Feb. 17, 2017
An artificial protein with insecticide action can be a powerful tool for the control of whitefly, a plague that attacks crops like soybeans, cotton, kidney beans and tomato. Biotechnology tools have allowed scientists of Embrapa Hortaliças in Brazil’s Federal District to develop a protein formulated by the association of one toxic protein and another belonging to the begomovirus, a micro-organism transmitted by the whitefly.
The artificial protein is obtained by infusing the protein coat of the virus – which is responsible for forming a wrap that coats the genetic material of this micro-organism – with a toxic molecule isolated from spider poison.
This molecule has a lethal and specific effect since it reaches the hemolymph (a liquid that circulates in the vases of invertebrate animals and is analogous to the blood of vertebrate animals) and the central nervous system of the insects, causing paralysis.
In general terms, the hypothesis is that when the insect ingests the fusion protein, the coat transports the toxic molecule of the digestive system into the circulatory system, and then to the nervous system, a place where blockade of neurotransmitters causes spams in the insect, and eventually results in its death.
Biologist Erich Nakasu, an analyst with the Research and Development department of Embrapa Hortliças, affirmed that there “are two possibilities outlined to achieve the toxic effect: developing a plant that expresses the fusion protein, being a source of the toxic product or a food for the insect with an artificial diet.”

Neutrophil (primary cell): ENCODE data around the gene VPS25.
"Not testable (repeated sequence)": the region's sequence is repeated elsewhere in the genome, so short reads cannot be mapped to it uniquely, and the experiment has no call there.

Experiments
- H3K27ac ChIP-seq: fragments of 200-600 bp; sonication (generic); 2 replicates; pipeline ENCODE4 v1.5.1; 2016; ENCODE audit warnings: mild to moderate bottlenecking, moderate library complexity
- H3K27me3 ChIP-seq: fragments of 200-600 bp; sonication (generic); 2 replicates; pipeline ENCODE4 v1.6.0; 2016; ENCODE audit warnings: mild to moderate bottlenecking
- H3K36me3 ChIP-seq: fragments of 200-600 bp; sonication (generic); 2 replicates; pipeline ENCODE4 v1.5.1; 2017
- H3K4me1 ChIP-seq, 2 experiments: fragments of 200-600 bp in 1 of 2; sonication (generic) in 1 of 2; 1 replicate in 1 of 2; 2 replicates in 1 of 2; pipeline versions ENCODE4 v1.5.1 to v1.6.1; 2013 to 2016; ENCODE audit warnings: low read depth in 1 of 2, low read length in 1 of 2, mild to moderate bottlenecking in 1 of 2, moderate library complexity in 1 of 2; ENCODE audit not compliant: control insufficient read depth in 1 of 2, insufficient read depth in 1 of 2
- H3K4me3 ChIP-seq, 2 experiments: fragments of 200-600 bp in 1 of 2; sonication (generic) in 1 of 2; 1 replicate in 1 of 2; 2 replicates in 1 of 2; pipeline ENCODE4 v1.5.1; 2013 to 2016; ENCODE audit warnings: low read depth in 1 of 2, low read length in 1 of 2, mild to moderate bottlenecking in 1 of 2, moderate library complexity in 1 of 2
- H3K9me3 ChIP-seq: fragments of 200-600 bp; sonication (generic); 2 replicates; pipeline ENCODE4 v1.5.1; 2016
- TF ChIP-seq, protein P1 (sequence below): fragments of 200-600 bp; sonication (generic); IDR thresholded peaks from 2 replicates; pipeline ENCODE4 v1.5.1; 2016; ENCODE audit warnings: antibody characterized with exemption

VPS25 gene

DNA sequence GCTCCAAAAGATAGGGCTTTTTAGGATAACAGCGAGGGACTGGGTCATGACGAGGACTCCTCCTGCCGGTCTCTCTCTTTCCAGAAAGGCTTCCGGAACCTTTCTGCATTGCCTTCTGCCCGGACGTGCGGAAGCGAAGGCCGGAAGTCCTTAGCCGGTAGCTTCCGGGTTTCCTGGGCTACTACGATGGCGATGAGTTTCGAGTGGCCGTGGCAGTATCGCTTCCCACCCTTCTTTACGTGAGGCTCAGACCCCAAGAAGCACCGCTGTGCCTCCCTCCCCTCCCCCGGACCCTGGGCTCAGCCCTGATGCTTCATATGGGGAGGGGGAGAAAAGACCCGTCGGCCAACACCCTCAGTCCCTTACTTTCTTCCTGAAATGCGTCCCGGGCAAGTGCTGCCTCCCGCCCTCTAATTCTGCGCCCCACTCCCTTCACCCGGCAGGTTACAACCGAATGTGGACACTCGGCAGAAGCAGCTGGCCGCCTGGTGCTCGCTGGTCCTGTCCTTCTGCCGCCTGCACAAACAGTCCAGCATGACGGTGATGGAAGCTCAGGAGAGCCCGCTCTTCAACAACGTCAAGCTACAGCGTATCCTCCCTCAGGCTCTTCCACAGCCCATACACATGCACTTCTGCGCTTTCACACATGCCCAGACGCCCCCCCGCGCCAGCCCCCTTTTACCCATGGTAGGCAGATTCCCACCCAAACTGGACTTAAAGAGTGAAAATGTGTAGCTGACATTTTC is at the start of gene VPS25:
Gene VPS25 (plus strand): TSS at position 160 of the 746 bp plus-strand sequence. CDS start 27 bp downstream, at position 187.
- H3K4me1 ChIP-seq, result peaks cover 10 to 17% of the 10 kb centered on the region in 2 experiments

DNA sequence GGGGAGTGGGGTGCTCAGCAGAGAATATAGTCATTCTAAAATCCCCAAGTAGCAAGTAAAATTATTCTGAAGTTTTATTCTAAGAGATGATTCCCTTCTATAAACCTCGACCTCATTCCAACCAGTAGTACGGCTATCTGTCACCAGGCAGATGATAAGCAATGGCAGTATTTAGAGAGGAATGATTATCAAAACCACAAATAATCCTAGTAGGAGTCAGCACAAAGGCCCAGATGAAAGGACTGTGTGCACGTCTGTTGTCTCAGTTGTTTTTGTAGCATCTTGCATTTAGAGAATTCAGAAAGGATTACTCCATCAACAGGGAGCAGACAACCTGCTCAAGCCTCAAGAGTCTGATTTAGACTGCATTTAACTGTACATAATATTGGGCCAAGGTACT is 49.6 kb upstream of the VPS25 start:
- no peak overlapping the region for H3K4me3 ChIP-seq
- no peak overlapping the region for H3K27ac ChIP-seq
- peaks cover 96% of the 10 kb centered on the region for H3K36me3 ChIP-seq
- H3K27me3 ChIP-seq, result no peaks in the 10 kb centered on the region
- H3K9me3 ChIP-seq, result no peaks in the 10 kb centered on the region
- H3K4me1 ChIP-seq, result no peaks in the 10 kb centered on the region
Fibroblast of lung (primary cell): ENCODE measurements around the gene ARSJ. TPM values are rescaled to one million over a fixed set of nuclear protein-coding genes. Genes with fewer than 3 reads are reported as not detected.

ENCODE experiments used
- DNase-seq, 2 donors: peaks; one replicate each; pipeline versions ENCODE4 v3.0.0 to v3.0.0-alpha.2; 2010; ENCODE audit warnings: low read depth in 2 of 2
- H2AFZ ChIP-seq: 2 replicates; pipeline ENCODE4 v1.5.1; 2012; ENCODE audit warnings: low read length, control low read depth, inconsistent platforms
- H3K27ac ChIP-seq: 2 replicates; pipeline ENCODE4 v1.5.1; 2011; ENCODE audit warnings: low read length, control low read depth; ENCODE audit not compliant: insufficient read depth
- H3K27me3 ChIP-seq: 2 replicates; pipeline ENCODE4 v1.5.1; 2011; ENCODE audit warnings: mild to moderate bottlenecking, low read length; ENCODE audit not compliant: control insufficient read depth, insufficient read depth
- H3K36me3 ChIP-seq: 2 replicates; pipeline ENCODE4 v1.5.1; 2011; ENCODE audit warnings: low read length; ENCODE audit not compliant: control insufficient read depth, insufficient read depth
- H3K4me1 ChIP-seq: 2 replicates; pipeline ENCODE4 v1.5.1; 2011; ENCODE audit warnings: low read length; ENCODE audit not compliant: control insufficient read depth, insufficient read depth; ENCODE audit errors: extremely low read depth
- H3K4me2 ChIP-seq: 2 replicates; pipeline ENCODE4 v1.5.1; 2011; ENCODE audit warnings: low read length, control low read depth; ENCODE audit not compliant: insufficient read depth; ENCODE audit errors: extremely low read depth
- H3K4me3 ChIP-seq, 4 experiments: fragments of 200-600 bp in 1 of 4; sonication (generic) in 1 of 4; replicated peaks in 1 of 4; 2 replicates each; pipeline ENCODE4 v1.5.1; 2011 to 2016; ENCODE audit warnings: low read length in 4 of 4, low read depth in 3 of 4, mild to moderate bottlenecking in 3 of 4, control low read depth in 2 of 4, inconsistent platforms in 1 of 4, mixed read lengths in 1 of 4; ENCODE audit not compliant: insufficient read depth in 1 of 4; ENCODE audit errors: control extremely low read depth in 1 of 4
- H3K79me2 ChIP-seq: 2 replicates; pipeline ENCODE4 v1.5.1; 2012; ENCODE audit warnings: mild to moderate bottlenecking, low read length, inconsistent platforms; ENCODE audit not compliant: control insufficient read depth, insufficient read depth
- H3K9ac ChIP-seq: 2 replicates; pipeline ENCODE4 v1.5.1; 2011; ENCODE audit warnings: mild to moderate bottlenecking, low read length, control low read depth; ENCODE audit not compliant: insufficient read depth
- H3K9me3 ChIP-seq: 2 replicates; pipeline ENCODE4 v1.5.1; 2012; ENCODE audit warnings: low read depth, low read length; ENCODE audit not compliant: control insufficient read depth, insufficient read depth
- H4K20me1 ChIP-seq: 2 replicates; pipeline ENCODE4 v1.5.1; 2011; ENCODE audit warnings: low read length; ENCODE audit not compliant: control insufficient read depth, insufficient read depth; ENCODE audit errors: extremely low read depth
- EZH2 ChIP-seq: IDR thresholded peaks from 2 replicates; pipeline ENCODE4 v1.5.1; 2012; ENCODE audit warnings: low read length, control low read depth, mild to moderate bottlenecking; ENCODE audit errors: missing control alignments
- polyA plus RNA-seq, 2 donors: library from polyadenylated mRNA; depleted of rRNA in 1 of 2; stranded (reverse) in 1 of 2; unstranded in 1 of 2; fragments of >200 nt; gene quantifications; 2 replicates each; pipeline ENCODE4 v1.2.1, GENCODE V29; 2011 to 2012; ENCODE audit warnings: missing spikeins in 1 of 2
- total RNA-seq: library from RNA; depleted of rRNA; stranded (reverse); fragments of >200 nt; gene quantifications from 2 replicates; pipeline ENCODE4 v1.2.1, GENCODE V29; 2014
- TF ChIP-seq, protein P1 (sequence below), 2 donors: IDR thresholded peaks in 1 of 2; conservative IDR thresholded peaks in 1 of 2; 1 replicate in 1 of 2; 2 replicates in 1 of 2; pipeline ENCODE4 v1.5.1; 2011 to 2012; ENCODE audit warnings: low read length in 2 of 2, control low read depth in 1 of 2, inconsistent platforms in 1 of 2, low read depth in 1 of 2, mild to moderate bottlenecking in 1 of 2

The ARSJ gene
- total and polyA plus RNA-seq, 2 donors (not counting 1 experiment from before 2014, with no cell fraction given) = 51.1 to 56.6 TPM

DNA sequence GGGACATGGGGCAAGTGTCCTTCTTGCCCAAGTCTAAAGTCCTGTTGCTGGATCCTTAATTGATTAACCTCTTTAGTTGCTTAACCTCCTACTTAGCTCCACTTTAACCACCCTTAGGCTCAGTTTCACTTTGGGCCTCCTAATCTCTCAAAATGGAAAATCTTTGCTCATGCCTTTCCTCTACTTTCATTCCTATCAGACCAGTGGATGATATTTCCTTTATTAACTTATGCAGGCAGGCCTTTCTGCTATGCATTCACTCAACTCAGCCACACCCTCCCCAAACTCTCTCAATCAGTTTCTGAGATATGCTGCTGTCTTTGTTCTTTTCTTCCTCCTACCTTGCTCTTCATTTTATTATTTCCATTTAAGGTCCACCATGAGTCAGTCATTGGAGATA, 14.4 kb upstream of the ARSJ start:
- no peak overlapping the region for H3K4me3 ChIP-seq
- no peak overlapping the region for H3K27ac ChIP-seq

“The specific toxin is being evaluated by the project. It is extracted through the spider poison, has a specific action and causes damage only to insects. In vertebrates, in general, including humans, this toxin does not cause any harmful or deleterious effect,” explained the biologist. All such tests, he stressed, follow the norms set by the National Technical Commission of Biosafety.
Currently, the trend is to test the effectiveness of fusion proteins in controlling plague. Nevertheless, the application of this methodology in case of whitefly is new and, if the results are positive, can mean a big advance in integrated management to check this plague, Currently, the plague is being tackled through chemical control, which can be harmful for sustainable agriculture.
The success of the research was largely attributed to the expertise of the staff. Nakasu, while pursuing his PhD studies at the Newcastle University and the Durham University in the United Kingdom, worked on the evaluation of a fusion protein obtained through a combination of poison of any spider specie with a substance found on the flowers of the family Amaryllidaceae. However, on the occasion of target control, they were aphids. He also analyzed the effect of this fusion protein on memory and learning capacity of beneficial insects and non-targets, such as bees, and concluded that it did cause any complication for these insects.